Hormone Replacement Treatments and Antioxidant Vitamin Supplements Are Potentially Harmful

Tong Wenyu

PureInsight | December 30, 2002

A recent study has shown that hormone replacement therapy (HRT) and/or antioxidant vitamin supplements neither reduce the risk of myocardial infarction (MI) nor slow the progression of coronary artery disease. Instead, these treatments may cause more harm than good.

Research funded by the National Institute of Health (NIH) and the National Heart, Lung, and Blood Institute (NHLBI) showed that women who took both hormone and antioxidant vitamins had a higher mortality rate than patients who took a placebo.

This research was published in the November 20, 2002 issue of the Journal of the American Medical Association (JAMA) as a finding presented at the annual conference of the American Heart Association (AHA) in Chicago on November 20, 2002.

This study was conducted over a three-year period at seven clinical centers and included 423 women who had undergone menopause. The research subjects were randomly divided into four groups. Each group received different combinations of hormone treatment and antioxidant vitamins. The groups were as follows: 1.) hormone and placebo, 2.) placebo and vitamins E and C, 3.) both hormone and vitamin E and C, and 4.) placebo only. In the third group, twenty-six patients died or suffered from non-fatal heart attacks or strokes, compared to fifteen patients in the forth group. If we compare only the death rates, then the ratio of deaths in the third group as compared to the forth group is 16:6. The ratio is 20:10 if we include the number of nonfatal heart attacks. As to the risk of cancer, there was no difference found among the four groups.

Health examinations were performed on the study participants every six months over the three-year study period. The examinations showed that the progression of coronary artery disease in women who took the hormone treatment was faster than in those who took the placebo. In addition, taking vitamins didn't alleviate angiographic diseases. Instead, it increased the risk of death.

Earlier this year, the National Institute of Health terminated all clinical studies on hormone replacement medications because of the risk of fatality.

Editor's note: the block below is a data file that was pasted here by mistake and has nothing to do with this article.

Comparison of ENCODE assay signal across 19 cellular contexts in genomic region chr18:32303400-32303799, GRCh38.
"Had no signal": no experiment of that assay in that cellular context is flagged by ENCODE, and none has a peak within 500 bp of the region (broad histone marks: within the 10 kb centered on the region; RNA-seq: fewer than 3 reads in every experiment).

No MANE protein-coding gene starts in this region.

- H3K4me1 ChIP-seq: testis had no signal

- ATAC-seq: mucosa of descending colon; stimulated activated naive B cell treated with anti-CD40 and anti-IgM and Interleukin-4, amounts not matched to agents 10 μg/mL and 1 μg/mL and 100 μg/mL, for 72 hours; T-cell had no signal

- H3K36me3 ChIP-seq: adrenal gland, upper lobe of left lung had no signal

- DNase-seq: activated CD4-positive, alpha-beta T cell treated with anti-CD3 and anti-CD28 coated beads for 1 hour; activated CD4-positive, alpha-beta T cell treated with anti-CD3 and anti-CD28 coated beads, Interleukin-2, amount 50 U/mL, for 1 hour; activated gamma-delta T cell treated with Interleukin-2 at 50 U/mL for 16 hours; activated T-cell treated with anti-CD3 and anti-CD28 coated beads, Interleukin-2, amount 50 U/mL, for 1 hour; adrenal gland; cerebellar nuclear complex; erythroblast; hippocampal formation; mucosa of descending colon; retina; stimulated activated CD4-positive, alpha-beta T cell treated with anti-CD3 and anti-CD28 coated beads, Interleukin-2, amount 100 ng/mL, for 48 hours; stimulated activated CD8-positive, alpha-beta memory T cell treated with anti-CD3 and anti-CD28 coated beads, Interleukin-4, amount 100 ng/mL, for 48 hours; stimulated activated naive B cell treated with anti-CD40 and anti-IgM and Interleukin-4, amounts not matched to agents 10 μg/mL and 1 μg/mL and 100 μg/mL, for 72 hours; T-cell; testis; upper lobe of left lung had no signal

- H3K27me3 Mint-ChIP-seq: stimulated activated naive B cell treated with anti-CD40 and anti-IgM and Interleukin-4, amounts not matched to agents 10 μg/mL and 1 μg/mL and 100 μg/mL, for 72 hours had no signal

The medical community tried to use hormone treatments and vitamins to alleviate menopause and to cure cancer and heart disease, but the study results were not at all what people had expected.

The human body is a complicated system. Traditional Chinese medicine treated a patient as a whole, not just his illnesses. Man's birth, aging, illness, and death all follow a natural course. Some of the physiological changes starting in one's middle ages may be part of the natural development of life, or they may be caused by the imbalance of yin and yang in one's body. In the first case, we should follow the law of nature. As for the latter case, we should restore our health by following the formula of healthy living. Today's people have found that aging is related to changes in hormone levels. So, they have experimented with hormone replacement treatments, as in the aforementioned study. The direct thinking process in modern medicine is summarized as such: treat only where the pain is and it is not necessary to find the source of a disease. According to traditional Chinese medicine, a medical treatment based on this kind of philosophy would only disturb the balance of the "mechanism system" in the body and would achieve a result opposite than expected.

Water DD et al, Journal of the American Medical Association (JAMA), 2002 Nov 20; 228(19): 2432-40.

Translated from: http://www.zhengjian.org/zj/articles/2002/11/22/19343.html

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